The Civil Service has always been short on Catholics. When it was set up in 1921 there were quite a few in its ranks, recruited from the old Irish civil servants, but from the mid-20s on their numbers dropped sharply, as Patrick Buckland details in his book The Factory of Grievances.
In 1934 the head of the Northern Ireland Civil Service, Sir Wilfred Bliss Spender, estimated that Catholics made up 10 per cent of the service. More significantly, he reported that in the previous nine years no Catholics had entered the administrative ranks.
In 1943 an enquiry was launched by the then Prime Minister, Sir John Andrews, in response to allegations that Catholics were taking over the service. Sir John found he had no need to worry: of 633 people in the administrative class, only 37 were Catholic, representing 5.83 per cent and the holders of the top 55 jobs were all Protestants.
Senior Catholics in the Civil Service say that things loosened up a fair bit in the 1960s: nevertheless, official figures released in 1973 showed that Catholics made up only 15 per cent of the service. There is a general feeling that with the arrival of Willie Whitelaw and direct rule in 1972 a sort of “positive discrimination” was put into effect, with Catholics being given equal encouragement and help to make their way up the career ladder.
The Unionist argument has always been that Catholics did not join the Civil Service because of basic antipathy to the State of Northern Ireland, and that promotion did not come to them because of lower educational standards. Buckland’s researchers show, however, that that’s nowhere near the whole story.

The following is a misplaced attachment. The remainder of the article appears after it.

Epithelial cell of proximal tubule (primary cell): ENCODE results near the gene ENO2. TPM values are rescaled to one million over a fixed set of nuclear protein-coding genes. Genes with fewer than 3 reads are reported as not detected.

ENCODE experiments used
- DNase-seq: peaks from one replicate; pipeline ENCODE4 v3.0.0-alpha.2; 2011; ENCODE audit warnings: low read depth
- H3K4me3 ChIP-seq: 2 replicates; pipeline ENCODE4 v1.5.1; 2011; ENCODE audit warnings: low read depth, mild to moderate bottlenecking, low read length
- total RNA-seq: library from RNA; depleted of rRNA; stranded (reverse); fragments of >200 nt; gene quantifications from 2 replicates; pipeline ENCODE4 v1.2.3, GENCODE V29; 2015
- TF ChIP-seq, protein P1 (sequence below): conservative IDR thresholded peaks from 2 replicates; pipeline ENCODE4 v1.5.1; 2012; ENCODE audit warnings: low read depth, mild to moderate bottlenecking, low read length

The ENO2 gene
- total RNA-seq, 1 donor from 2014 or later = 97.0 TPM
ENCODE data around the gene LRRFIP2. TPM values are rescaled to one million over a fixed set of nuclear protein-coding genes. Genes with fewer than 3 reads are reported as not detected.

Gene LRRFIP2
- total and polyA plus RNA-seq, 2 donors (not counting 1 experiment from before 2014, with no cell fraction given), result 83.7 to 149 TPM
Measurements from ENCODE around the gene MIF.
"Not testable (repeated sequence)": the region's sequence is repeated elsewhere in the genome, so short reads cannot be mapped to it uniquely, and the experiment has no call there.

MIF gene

Sir James Craig once considered reserving a quarter of Civil Service places for the minority, but as time went on he became ever more receptive to recurring Loyalist complaints that Catholics were getting jobs at the expense of loyal citizens.
In 1924, the chief civil servant at the Home Affairs Ministry, one S. Whatt, assured the Cabinet Secretary that there were only four Catholics in his ministry and that they “are not in any way employed on confidential work”.
The Minister of Home Affairs Sir Dawson Bates, advocated a complete ban on Catholics in the Civil Service.
The Cabinet minutes show that large chunks of Cabinet meetings were devoted to discussion of the religion of civil servants. The question of the loyalty of a senior man in the Ministry of Finance whose wife was a Catholic was discussed at a series of Cabinet meetings throughout the 1930s before the head of the Civil Service, Sir Wilfred Spender, investigated the matter fully and was able to assure ministers that the woman, though Catholic, was extremely loyal.
Disgraceful bigotry – and a useful reminder of why those unionists, be they from the TUV, the DUP, or even the UUP, who seek to turn back the clock must be resisted and defeated.